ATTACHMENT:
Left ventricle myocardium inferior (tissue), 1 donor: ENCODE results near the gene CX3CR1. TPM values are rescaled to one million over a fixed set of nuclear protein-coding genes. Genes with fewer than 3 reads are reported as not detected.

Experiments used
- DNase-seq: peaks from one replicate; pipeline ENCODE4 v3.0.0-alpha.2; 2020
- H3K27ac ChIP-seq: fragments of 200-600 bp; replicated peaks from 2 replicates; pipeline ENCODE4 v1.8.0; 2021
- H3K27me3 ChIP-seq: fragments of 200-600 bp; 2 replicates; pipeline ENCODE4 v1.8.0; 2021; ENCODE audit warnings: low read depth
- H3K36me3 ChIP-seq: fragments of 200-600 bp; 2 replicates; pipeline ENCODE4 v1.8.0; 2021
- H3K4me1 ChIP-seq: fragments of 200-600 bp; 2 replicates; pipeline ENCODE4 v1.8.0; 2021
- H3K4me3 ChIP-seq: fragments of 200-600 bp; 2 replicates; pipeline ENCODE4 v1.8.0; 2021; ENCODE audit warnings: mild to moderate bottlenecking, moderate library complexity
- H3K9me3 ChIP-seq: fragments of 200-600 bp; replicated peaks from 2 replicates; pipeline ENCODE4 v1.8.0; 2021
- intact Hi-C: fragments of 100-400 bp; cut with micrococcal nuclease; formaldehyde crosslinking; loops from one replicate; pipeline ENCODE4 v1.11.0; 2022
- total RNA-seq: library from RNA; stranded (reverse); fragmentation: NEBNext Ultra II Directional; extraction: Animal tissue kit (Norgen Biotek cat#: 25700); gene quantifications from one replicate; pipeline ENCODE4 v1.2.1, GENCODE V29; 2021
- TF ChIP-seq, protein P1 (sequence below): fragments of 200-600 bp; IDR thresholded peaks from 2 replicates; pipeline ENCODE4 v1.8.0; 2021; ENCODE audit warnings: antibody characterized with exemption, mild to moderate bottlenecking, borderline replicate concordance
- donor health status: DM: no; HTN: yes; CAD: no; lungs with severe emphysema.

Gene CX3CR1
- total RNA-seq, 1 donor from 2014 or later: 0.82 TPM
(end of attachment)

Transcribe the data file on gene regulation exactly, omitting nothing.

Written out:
Left ventricle myocardium inferior (tissue), 1 donor: ENCODE results near the gene CX3CR1. TPM values are rescaled to one million over a fixed set of nuclear protein-coding genes. Genes with fewer than 3 reads are reported as not detected.

Experiments used
- DNase-seq: peaks from one replicate; pipeline ENCODE4 v3.0.0-alpha.2; 2020
- H3K27ac ChIP-seq: fragments of 200-600 bp; replicated peaks from 2 replicates; pipeline ENCODE4 v1.8.0; 2021
- H3K27me3 ChIP-seq: fragments of 200-600 bp; 2 replicates; pipeline ENCODE4 v1.8.0; 2021; ENCODE audit warnings: low read depth
- H3K36me3 ChIP-seq: fragments of 200-600 bp; 2 replicates; pipeline ENCODE4 v1.8.0; 2021
- H3K4me1 ChIP-seq: fragments of 200-600 bp; 2 replicates; pipeline ENCODE4 v1.8.0; 2021
- H3K4me3 ChIP-seq: fragments of 200-600 bp; 2 replicates; pipeline ENCODE4 v1.8.0; 2021; ENCODE audit warnings: mild to moderate bottlenecking, moderate library complexity
- H3K9me3 ChIP-seq: fragments of 200-600 bp; replicated peaks from 2 replicates; pipeline ENCODE4 v1.8.0; 2021
- intact Hi-C: fragments of 100-400 bp; cut with micrococcal nuclease; formaldehyde crosslinking; loops from one replicate; pipeline ENCODE4 v1.11.0; 2022
- total RNA-seq: library from RNA; stranded (reverse); fragmentation: NEBNext Ultra II Directional; extraction: Animal tissue kit (Norgen Biotek cat#: 25700); gene quantifications from one replicate; pipeline ENCODE4 v1.2.1, GENCODE V29; 2021
- TF ChIP-seq, protein P1 (sequence below): fragments of 200-600 bp; IDR thresholded peaks from 2 replicates; pipeline ENCODE4 v1.8.0; 2021; ENCODE audit warnings: antibody characterized with exemption, mild to moderate bottlenecking, borderline replicate concordance
- donor health status: DM: no; HTN: yes; CAD: no; lungs with severe emphysema.

Gene CX3CR1
- total RNA-seq, 1 donor from 2014 or later: 0.82 TPM